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Old 11-11-2007, 04:18 AM
 
238 posts, read 1,018,732 times
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A relative of mine did not buy a new house because he said there were to many large mature trees in the yard. He said he preferred the developments where all the trees were removed so he could chose what to do with the open areas. He wanted to keep most of the lot in grass and plant a few small trees of his choice. He did not like a home where much of his lot would be in shade due to large trees or have to worry about raking leaves every fall.

How about you, do you prefer a lot with alot of trees or mostly grass? Should the housing developers cut down most of the trees or try to save as many as possible?
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Old 11-11-2007, 06:21 AM
 
Location: on an island
13,374 posts, read 40,148,217 times
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IMHO your relative is being rather short-sighted.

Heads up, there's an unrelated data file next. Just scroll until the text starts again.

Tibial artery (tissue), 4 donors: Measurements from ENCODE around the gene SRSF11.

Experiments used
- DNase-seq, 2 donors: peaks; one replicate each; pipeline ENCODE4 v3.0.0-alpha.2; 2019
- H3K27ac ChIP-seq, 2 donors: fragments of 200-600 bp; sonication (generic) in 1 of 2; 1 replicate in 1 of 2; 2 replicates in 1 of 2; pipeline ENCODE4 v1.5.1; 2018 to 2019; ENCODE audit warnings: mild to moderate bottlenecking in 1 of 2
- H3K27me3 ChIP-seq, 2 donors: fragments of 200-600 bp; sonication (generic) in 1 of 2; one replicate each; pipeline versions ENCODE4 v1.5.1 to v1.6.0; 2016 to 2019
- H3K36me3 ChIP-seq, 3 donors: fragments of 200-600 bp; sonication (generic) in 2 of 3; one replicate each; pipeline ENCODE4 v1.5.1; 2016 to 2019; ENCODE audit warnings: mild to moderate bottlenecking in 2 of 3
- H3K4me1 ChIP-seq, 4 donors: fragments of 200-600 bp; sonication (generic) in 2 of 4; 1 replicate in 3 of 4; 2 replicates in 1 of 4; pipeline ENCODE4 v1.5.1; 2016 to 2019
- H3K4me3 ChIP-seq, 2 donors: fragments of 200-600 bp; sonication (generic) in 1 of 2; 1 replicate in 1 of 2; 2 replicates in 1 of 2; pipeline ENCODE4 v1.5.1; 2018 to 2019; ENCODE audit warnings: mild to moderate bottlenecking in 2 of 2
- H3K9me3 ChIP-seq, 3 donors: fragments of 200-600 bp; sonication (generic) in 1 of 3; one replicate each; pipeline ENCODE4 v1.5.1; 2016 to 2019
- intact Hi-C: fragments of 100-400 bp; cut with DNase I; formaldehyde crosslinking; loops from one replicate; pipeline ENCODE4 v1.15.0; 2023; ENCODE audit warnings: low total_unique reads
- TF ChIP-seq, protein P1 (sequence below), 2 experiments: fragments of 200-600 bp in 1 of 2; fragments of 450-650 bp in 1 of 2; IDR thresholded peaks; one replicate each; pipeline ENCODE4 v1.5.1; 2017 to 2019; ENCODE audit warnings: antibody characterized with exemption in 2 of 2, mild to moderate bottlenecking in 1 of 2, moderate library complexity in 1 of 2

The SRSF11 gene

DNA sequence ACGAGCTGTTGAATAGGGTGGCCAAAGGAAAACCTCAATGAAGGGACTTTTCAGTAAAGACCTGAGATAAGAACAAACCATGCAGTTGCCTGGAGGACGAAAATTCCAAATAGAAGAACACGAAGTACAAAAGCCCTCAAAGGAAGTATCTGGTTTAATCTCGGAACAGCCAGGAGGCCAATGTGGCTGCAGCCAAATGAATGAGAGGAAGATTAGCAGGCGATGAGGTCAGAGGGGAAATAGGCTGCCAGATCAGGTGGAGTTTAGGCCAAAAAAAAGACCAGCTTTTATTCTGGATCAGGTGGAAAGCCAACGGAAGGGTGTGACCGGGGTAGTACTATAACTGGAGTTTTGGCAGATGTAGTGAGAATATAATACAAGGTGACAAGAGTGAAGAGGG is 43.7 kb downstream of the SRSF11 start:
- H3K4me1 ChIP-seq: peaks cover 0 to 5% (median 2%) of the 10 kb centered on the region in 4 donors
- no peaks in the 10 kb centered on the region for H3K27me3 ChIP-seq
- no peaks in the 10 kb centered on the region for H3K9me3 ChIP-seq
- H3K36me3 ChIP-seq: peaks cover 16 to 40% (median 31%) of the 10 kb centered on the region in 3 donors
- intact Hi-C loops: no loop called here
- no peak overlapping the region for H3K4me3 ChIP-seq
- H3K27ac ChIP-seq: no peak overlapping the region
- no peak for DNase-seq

The reasons to save trees are many, and not just for esthetics.
Mature trees are windbreaks; in addition, they filter water, help prevent erosion, help lower air pollution by processing carbon dioxide, and conserve energy by providing shade. Trees provide a place for wildlife to live.
Of course some trees must be cut down; it is my understanding that thinning a forest can help with fire prevention. Some trees are sick, some trees interfere with sewers or telephone wires. Those trees must be pruned or even cut down.
I guess it's just me, but I can't imagine cutting a bunch of mature trees down simply because I want to "start over."
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Old 11-11-2007, 06:49 AM
CBB
 
Location: Munich + FL, 32082
481 posts, read 1,998,868 times
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Quote:
Originally Posted by cil View Post
I guess it's just me, but I can't imagine cutting a bunch of mature trees down simply because I want to "start over."
No, it's not just you! But from an outside perspective, it seems to be typical for the U.S. - sorry to say that. Trees are cut, beautiful older homes (everything built before 1990 seems to be "old") are torn down, everybody starts over. There is no chance for anything charming to grow and develop.